# Antiderivative for 1/[x²√(1+x²)]?

• Zorodius
In summary, the title sums it up. How can I find this? Differentiating my answer doesn't give me the function inside the original problem, so that's out.
Zorodius
The title sums it up. How can I find this?

$$\int \frac{dx}{x^2 \sqrt{1+x^2}}$$

I've tried a lot of different things to come up with an answer. My answers must be wrong, but I don't see where I'm making a mistake. Here's one way I've tried to solve the problem:

Let
$u = (1+x^2)^{-1/2}$
$v = -x^{-1}$

Then
$u' = -x(1+x^2)^{-3/2}$
$v' = x^{-2}$

And so the original problem is equivalent to:

$$\int uv' = uv - \int u'v$$
$$= -\frac {1}{x (1+x^2)^{1/2}} - \int \frac{(-x)(-x^{-1}) dx}{(1+x^2)^{3/2}}$$
$$= -\frac {1}{x (1+x^2)^{1/2}} - \int \frac{dx}{(1+x^2)^{3/2}}$$

... which calls for this trigonometric substitution:

tan y = x
$$\frac{dy}{\cos^2 y} = dx$$

So, with that substitution, the original problem is equal to this:

$$-\frac {1}{x (1+x^2)^{1/2}} - \int \frac{dy}{\cos^2 y(\frac{1}{\cos^2 y})^{3/2}}$$
$$= -\frac {1}{x (1+x^2)^{1/2}} - \int \cos y \; dy$$

which is

$$= -\frac {1}{x (1+x^2)^{1/2}} - \sin \arctan x + C$$

The book's answer doesn't have any trigonometric functions in it, and more to the point, differentiating my answer doesn't give me the function inside the original problem, so that's out.

Where did I go wrong?

$$\int \frac{dx}{x^2 \sqrt{1+x^2}}$$

Try the trig substitution in the beginning.
$$x = tan u, dx = sec^2udu$$

$$\int\frac{sec^2u}{\tan^2usecu}du = \int \frac{secu}{\tan^2u}du = \int \frac{1}{\cos u \tan^2u}du = \int \frac{1}{\frac{sin^2u}{cos^2u}cosu}du = \int \frac{cos u}{sin^2u}du$$

A nice substitution will take care of that, and when your done with the simplifying you should have a trig function. Draw a triangle and figure out the final result which should be

$$\frac{-\sqrt{x^2+1}}{x}$$

Last edited:
Note that:
$$x=tan(arctan(x))=\frac{\sin(arctan(x))}{\sqrt{1-\sin^{2}(arctan(x))}}$$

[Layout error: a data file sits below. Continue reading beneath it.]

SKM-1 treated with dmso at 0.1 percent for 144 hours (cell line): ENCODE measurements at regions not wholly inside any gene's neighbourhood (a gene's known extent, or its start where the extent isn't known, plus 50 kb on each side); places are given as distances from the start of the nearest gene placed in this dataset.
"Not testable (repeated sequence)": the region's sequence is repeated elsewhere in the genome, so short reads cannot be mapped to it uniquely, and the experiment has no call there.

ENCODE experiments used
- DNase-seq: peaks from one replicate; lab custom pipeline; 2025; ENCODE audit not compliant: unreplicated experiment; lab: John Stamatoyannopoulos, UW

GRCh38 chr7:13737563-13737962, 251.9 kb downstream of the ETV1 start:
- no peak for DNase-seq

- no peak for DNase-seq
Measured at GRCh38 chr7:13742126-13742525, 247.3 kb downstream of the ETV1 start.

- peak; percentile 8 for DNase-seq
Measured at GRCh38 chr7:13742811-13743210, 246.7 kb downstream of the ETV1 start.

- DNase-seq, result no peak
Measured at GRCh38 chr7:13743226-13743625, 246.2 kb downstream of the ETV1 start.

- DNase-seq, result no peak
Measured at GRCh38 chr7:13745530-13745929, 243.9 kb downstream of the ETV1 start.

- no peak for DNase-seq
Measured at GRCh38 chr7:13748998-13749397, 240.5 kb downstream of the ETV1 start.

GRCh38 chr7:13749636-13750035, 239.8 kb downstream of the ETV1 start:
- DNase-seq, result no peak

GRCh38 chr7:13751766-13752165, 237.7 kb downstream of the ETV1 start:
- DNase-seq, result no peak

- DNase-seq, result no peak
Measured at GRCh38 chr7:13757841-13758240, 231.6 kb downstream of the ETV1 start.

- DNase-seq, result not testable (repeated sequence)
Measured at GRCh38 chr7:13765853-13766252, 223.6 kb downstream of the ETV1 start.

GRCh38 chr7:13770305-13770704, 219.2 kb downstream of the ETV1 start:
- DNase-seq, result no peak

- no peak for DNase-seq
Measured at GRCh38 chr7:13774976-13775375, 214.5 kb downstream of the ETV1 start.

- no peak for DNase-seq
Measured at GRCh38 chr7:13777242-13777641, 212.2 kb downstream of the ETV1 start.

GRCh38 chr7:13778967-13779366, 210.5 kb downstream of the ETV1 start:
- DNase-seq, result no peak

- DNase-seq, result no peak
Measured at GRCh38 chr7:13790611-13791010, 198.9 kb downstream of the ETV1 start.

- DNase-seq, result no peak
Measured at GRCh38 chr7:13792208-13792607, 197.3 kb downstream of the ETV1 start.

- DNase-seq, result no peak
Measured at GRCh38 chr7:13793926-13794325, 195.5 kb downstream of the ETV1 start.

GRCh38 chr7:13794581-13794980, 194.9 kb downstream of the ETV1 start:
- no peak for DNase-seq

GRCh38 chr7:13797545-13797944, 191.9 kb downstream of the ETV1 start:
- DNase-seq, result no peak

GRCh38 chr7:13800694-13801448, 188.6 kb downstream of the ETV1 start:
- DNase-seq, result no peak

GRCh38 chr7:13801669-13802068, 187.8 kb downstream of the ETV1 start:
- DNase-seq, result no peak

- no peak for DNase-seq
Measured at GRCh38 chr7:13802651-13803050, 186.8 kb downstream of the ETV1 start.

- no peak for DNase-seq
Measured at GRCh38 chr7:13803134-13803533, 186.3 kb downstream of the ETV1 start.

That is, we get:
$$sin(arctan(x))=\frac{x}{\sqrt{1+x^{2}}}$$

Try and see if this is what you needed..

Note that your own answer agrees with whozum's by using the expression provided for sin(arctan(x))

Mine is simpler! :)

Sure enough.
Personally, however, I would have used the substitution x=Sinh(u) from the start, rather than a trigonometric substitution.

I don't know hyperbolic trigonometry, can you believe I am a physics junior and have never been taught it?

Thanks SO much! I thought there might be something I could substitute for sin atan x, but I didn't figure out what it should be.

whozum said:
I don't know hyperbolic trigonometry, can you believe I am a physics junior and have never been taught it?
You'll soon learn it; it isn't that difficult.

Zorodius said:
Thanks SO much! I thought there might be something I could substitute for sin atan x, but I didn't figure out what it should be.
Have you tried to follow whozum's suggestion of drawing a diagram and see how this identity follows:
$$\sin(arctan(x))=\frac{x}{\sqrt{1+x^{2}}}$$
If you haven't, you should try it when you find the time to do so.

I think, that substitution t=1/x isn't more difficult.

Yegor said:
I think, that substitution t=1/x isn't more difficult.
Also a very good choice, and perhaps the simplest so far.

Also a very good choice, and perhaps the simplest so far.

can you clarify? with simplification it seems to lead us right back to trig substitution, or rather a similar form. Perhaps I'm missing something here.

Sure:
$$x=\frac{1}{t}\to{dx}=-\frac{dt}{t^{2}}$$
Thus, we have:
$$\int\frac{dx}{x^{2}\sqrt{1+x^{2}}}=-\int\frac{\frac{dt}{t^{2}}}{\frac{1}{t^{2}}\sqrt{1+\frac{1}{t^{2}}}}=-\int\frac{tdt}{\sqrt{1+t^{2}}}=-\sqrt{1+t^{2}}+C=-\frac{\sqrt{x^{2}+1}}{x}+C$$
which is at least as simple as the trig. or hyp. substitutions.

## 1. What is an antiderivative?

An antiderivative is the inverse operation of a derivative. It is a function that, when differentiated, gives back the original function.

## 2. What is the derivative of 1/[x²√(1+x²)]?

The derivative of 1/[x²√(1+x²)] is -2(1+x²)⁻³/².

## 3. How do you find the antiderivative of 1/[x²√(1+x²)]?

To find the antiderivative of 1/[x²√(1+x²)], you can use the substitution method or the integration by parts method.

## 4. Can the antiderivative of 1/[x²√(1+x²)] be simplified?

Yes, the antiderivative of 1/[x²√(1+x²)] can be simplified to -√(1+x²)/x + C, where C is a constant of integration.

## 5. What is the domain and range of the antiderivative of 1/[x²√(1+x²)]?

The domain of the antiderivative of 1/[x²√(1+x²)] is all real numbers except for 0. The range is also all real numbers except for 0.

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